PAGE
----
Like other curassows, this large forest bird spends much of its time stalking about on the forest floor in search of fallen fruits, berries and seeds, as well as large insects and the occasional small animal (4) (6). The great curassow is monogamous and travels in pairs or in small groups, with the male curassow leading his family and uttering a high-pitched whining whistle when there are signs of danger (4) (6). At other times the group communicate by low-pitched grunting sounds (4) (6). When disturbed, this shy and cautious bird often runs rather than flies away, but will also seek protection up in the trees (2).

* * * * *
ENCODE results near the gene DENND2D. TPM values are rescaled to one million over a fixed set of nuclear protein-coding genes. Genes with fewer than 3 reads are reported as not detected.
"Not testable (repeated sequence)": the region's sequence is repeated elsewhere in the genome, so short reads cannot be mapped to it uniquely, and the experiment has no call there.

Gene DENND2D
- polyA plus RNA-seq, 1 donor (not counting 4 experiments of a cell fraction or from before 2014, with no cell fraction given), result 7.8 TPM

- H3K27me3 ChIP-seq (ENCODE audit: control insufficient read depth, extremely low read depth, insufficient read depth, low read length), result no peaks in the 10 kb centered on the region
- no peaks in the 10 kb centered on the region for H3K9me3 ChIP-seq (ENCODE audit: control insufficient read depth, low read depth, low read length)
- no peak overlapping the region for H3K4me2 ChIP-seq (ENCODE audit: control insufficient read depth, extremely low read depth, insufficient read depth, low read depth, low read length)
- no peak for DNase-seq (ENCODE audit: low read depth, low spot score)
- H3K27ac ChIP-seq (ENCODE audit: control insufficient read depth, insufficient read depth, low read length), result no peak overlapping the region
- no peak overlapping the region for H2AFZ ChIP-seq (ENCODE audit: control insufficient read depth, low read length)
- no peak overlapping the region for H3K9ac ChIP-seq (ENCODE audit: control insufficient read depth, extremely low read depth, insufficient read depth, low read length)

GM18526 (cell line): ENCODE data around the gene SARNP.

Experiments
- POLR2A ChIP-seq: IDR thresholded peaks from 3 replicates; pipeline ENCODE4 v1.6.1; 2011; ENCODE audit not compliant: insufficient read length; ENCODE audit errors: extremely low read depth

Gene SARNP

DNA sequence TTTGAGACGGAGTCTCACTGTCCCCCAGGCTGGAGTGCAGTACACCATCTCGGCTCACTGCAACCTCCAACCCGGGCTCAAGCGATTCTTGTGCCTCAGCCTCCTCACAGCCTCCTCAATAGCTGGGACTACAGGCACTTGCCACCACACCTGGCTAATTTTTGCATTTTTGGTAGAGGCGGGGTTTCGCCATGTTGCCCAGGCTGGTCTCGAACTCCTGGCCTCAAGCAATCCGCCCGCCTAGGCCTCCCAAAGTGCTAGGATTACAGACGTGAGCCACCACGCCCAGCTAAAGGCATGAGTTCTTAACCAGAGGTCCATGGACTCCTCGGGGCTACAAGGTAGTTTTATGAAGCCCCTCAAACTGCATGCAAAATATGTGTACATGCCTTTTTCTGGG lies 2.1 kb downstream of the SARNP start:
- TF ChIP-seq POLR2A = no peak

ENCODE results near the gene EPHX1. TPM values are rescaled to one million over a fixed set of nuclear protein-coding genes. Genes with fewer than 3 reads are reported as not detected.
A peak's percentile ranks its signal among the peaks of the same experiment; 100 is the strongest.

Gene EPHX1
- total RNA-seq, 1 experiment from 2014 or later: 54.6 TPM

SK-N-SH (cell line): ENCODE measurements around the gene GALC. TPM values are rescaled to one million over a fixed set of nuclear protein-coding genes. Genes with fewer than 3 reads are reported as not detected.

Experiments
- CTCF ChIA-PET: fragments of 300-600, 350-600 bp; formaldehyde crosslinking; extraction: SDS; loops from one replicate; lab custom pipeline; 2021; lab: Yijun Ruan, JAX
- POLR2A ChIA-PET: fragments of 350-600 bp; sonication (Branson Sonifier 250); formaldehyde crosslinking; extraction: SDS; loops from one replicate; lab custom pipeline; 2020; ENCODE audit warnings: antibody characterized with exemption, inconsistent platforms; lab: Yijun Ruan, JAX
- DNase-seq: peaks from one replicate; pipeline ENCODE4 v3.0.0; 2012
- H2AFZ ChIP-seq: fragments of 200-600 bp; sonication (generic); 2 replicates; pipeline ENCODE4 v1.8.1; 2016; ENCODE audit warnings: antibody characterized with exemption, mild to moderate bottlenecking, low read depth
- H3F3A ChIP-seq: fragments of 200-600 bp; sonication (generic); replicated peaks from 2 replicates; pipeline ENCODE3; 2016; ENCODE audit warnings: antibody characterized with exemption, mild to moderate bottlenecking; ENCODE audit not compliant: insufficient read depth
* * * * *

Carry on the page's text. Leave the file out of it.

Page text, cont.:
The great curassow builds its nest of leaves and twigs in forks and depressions in trees (4), into which the female lays two eggs between March and May (9). Once hatched, the chicks develop rapidly and are capable of flight at around 20 days (2), after which they soon leave the nest (2).